Corruption in the Dal is usually encouraged by people outside of it. People inside it are simply mute spectators. In 2001 the State Vigilance Organisation (SVO) unearthed a multicrore scam in LAWDA, a few years after Rs 500 crore Save Dal Lake project was launched to restore the lake.

By May 2001, 14 officers, including two executive engineers of LAWDA, were arrested. Though most of them obtained bail, around 11 engineers were also suspended. Talk to a layman in Kashmir and he would tell you that LAWDA can be divided into two groups – one that eyes big money from the top (government funding) and another then eyes big money from the bottom (public corruption).

Discussions with several natives around the Dal revealed that people who are entrusted to check the encroachment take bribes and allow these settlements. This also points to poor supervision and monitoring. Clearly, the UT administration needs to come up with a blueprint not only in the case of Dal but also in the case of other lakes and water bodies in the entire UT. We have 1200 of them, as reported by the department of ecology, environment, and remote sensing.

There is no corner of Dal that has not been left unscathed. Unabated constructions have been going on from the Lal Bazar side. Thousands of complaints are lying unattended which have raised issues of illegal constructions and encroachments and violations into Dal waters. No one listens. No one bothers.

The solution of the Dal Lake lies in evolving a robust strategy. The government can explore:

  1. A private-public partnership where the private party can extract and sell the weed as fertilizers. Alternately a build–operate–transfer (BOT) model of participation can be developed where the private consortium can recover its costs from developing fertilizers and biofuels from the weeds. It can also recover its costs from houseboats and shikaras under government-monitored pricing.
  • Stringent rules must be implemented so that encroachers are promptly penalized. Dumping of sewage water in the Dal can also be contained by levying steep penalties. A new sewage system can be developed around Dal so that residents have an alternate option.  The 1,200 odd houseboats can be equipped with vacuum toilets so as to stop the human waste from flowing into the Dal. Alternately the government can borrow experiences from the houseboats of Amsterdam that have all been connected to a pump unit that pushes the waste to a sewerage system.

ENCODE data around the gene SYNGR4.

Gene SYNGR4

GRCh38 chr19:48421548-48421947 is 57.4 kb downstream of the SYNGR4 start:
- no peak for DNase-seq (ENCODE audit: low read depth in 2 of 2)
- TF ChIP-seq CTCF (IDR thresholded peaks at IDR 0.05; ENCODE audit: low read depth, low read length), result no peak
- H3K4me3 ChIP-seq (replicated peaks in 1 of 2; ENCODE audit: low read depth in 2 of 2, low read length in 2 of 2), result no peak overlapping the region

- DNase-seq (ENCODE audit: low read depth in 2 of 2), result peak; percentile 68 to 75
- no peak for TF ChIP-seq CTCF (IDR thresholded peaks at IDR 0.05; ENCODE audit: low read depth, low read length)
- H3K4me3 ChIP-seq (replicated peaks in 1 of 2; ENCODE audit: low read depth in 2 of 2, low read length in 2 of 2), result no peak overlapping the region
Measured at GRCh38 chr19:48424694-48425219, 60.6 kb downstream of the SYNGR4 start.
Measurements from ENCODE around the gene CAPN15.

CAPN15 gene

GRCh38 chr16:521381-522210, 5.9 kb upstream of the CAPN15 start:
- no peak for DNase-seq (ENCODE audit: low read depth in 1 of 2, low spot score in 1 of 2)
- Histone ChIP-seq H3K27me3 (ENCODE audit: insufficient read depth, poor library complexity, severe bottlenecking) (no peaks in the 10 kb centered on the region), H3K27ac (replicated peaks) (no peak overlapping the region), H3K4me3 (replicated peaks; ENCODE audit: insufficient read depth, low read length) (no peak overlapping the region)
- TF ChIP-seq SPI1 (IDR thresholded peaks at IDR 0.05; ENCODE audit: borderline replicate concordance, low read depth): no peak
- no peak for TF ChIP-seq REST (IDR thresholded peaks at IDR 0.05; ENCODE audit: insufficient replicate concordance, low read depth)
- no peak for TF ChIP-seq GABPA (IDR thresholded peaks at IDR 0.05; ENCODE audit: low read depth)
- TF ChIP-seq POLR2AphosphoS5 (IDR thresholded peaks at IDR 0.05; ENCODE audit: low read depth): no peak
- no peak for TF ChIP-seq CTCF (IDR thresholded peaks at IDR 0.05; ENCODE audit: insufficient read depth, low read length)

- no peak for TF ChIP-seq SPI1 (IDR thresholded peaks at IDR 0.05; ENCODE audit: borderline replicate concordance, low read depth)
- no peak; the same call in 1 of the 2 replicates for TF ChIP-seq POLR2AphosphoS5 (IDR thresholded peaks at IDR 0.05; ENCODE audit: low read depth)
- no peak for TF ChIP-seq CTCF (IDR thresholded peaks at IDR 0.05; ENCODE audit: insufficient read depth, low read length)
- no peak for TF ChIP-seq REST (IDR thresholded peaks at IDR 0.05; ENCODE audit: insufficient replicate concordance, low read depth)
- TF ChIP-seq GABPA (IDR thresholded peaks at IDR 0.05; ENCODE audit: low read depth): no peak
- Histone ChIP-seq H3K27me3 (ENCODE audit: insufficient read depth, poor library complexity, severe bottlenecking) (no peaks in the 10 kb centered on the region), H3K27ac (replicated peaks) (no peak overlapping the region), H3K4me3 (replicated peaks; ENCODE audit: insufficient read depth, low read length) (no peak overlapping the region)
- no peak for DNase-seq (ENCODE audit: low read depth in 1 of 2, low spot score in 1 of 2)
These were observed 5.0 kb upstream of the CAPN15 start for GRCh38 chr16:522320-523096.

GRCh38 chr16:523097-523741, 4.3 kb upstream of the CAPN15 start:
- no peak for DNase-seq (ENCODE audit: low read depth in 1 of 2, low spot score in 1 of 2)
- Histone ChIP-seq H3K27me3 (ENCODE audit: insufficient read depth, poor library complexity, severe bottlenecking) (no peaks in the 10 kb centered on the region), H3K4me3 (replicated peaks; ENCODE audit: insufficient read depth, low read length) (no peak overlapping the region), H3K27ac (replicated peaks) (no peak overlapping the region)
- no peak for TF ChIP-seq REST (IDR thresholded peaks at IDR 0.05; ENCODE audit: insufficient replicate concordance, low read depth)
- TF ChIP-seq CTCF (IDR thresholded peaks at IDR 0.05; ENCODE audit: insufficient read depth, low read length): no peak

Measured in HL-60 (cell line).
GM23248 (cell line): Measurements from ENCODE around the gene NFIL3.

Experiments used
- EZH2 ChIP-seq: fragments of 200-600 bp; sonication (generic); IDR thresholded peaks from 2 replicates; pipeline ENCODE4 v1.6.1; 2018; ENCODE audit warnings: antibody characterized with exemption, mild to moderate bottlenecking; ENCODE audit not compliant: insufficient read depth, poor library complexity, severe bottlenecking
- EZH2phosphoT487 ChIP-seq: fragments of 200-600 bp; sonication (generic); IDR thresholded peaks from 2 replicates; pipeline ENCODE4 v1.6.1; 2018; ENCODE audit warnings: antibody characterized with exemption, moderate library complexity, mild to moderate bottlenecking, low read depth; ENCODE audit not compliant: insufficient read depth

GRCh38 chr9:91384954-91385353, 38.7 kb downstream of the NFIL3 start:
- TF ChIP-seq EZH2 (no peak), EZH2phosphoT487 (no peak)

• The rich methane content of the weed in the Dal makes it ideal for the production of biogas and biofertilisers. Commercial exploitation of the Azola weed can also help to produce massive quantities of biodiesel because of the weed’s high oil content.
    • The thousands of tonnes of silt and other material that gets added to the Dal annually can be used to create artificial wetlands around the lake. These wetlands can serve as a biofilter and help treat the nutrients coming from the upper catchment areas.

The key problem in the Dal is the way interventions have been planned in a staggered fashion, in silos. Real conservation will require the coordination of multi-departments, working as a cohesive unit. Apart from the technology used for dredging and deweeding technologies like sensor based monitoring and aerial drone surveys will provide realtime data on work progress. A centralized portal can collate these realtime data for all stakeholders, including the public.

The public of Kashmir are equal stakeholders in the transformation of the Dal. It is time we reach out to citizens and apprise them that the Dal is a component that is ingrained in the idea of Kashmir and Srinagar. Without it Srinagar would be transformed into an urban morass – lifeless and bereft of a soul.  
Dr Sanjay Parva is a Kashmir-born writer and thinker and Dr Asim Chowdhury an academic and independent researcher.